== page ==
Polymer electrolyte membranes are developed from blends of chemically durable silicone-containing epoxy (Si-Epoxy) and proton conducting sulfonic polyimide (SPI). A charge-transfer (CT) complex is formed between electron-donating dihydroxynaphthalene units in Si-Epoxy, and electron-accepting naphthalenediimide units in SPI, as confirmed via X-ray diffraction and visible spectroscopy. The blend membranes show comparable mechanical strength to Nafion 211, but the elongation to break is much lower, indicating better resistance to deformation under strain stress, attributed to CT complex formation. The chemical durability of the blend membranes was much higher than pure SPI according to Fenton's test, also attributed to CT complex formation. Meanwhile, the proton conductivity is dependent on the sulfonic acid content of the SPI, which in turn affects the fuel cell performance. The maximum proton conductivity was measured to be 23.1 mS cm−1 at 80°C and 90 %RH for a 1:1 blend, and the membranes were successfully incorporated into PEFCs.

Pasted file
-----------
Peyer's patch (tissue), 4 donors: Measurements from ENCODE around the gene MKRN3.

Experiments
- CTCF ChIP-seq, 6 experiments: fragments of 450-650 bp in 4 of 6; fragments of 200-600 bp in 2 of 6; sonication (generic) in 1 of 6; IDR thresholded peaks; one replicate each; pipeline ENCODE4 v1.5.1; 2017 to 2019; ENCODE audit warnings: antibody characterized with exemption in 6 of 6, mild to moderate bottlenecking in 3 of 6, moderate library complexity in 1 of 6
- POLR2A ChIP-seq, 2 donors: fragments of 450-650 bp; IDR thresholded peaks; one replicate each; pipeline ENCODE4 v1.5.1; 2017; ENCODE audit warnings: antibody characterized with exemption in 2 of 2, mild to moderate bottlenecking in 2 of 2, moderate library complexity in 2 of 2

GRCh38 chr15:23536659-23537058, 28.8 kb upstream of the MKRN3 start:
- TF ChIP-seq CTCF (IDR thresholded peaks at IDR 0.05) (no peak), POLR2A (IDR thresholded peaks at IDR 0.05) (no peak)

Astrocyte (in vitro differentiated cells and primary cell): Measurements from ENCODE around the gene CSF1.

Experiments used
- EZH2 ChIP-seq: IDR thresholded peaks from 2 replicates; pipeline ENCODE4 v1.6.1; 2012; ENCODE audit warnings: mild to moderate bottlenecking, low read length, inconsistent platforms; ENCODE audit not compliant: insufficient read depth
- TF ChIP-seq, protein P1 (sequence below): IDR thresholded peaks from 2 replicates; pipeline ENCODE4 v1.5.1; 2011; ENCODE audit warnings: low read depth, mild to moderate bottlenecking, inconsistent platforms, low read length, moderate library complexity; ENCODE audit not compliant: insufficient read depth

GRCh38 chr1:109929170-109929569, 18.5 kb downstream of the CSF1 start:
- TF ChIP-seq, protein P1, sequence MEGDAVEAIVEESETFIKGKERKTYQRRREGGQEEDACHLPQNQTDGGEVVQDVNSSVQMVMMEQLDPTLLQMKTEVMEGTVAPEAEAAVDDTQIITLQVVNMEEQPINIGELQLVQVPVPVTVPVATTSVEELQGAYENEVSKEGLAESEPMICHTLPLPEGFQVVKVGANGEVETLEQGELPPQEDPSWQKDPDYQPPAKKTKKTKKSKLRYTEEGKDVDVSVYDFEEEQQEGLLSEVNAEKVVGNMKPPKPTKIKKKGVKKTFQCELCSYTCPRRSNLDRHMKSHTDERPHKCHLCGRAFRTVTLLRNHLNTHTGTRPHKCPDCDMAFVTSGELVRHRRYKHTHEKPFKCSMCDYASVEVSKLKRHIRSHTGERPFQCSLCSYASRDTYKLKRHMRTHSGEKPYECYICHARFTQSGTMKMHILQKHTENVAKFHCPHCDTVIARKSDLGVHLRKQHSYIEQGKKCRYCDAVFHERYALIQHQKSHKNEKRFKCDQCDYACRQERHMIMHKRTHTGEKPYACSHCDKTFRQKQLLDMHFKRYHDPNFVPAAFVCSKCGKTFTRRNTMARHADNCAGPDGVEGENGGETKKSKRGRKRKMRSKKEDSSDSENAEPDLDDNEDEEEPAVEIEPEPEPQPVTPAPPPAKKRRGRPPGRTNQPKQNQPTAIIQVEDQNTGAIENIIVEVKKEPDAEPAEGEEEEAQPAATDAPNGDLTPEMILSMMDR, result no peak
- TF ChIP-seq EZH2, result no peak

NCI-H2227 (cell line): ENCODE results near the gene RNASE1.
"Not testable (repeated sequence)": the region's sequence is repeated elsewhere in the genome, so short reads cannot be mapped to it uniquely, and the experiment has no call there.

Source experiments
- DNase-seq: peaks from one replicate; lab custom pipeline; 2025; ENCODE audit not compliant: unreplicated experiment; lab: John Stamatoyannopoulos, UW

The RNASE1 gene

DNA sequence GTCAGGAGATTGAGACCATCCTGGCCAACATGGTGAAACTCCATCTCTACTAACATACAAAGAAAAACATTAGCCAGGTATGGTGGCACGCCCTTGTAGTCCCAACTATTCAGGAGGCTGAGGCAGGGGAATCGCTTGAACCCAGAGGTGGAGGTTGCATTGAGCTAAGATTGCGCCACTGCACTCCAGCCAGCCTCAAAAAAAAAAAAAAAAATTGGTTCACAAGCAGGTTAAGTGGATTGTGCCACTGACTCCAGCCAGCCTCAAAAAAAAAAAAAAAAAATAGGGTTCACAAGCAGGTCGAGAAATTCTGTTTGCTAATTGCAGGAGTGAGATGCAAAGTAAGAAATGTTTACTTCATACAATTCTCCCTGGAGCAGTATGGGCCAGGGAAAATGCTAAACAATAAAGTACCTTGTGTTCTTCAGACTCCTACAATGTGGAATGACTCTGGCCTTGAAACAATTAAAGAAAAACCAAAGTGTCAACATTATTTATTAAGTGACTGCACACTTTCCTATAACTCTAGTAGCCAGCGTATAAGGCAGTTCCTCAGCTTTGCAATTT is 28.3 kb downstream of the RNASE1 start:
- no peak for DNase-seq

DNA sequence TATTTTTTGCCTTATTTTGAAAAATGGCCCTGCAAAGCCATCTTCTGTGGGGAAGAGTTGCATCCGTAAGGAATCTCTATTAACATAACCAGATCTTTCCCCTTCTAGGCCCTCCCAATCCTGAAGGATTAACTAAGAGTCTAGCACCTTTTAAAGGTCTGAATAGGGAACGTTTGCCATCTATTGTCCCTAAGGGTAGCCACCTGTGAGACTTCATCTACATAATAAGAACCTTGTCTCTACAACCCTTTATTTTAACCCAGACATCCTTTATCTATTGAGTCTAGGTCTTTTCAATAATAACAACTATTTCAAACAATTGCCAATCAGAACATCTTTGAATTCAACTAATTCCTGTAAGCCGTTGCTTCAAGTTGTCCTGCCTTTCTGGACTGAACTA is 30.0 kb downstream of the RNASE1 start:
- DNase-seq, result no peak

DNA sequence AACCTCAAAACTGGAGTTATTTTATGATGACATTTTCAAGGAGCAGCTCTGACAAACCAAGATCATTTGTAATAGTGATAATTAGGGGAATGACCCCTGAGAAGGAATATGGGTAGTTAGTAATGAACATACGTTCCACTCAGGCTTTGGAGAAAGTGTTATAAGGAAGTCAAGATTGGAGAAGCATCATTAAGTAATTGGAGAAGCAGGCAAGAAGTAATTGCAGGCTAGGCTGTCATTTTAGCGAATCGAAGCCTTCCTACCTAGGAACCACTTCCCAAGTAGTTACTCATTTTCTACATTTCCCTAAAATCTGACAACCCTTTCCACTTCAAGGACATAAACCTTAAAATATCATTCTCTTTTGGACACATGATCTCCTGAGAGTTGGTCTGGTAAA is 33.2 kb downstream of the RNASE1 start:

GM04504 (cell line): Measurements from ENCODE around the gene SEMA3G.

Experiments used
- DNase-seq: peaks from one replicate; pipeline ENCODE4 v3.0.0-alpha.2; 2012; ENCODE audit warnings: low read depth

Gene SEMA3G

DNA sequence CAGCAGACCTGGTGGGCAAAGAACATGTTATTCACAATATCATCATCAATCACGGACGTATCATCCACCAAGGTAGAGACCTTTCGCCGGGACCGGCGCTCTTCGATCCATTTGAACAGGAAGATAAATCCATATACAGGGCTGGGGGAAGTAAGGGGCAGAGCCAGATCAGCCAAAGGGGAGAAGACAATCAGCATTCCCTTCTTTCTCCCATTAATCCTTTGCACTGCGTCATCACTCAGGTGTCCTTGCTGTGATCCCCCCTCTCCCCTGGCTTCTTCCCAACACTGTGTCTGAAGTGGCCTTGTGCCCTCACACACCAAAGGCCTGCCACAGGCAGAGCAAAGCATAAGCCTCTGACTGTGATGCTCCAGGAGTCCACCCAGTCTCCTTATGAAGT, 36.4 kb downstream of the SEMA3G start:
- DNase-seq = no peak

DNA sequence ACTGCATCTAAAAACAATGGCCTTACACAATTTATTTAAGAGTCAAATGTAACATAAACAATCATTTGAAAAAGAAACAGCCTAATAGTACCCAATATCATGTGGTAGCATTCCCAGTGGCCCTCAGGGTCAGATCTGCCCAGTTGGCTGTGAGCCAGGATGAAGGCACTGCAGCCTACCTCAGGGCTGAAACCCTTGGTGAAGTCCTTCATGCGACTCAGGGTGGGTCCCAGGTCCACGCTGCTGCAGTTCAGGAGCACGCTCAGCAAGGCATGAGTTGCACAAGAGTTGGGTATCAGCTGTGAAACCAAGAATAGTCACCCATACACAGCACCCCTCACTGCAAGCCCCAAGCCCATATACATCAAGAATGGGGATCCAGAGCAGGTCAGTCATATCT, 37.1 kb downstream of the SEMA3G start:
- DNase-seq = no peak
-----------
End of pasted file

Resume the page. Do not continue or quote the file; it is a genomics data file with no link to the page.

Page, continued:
All Science Journal Classification (ASJC) codes
- Surfaces, Coatings and Films
- Polymers and Plastics
- Materials Chemistry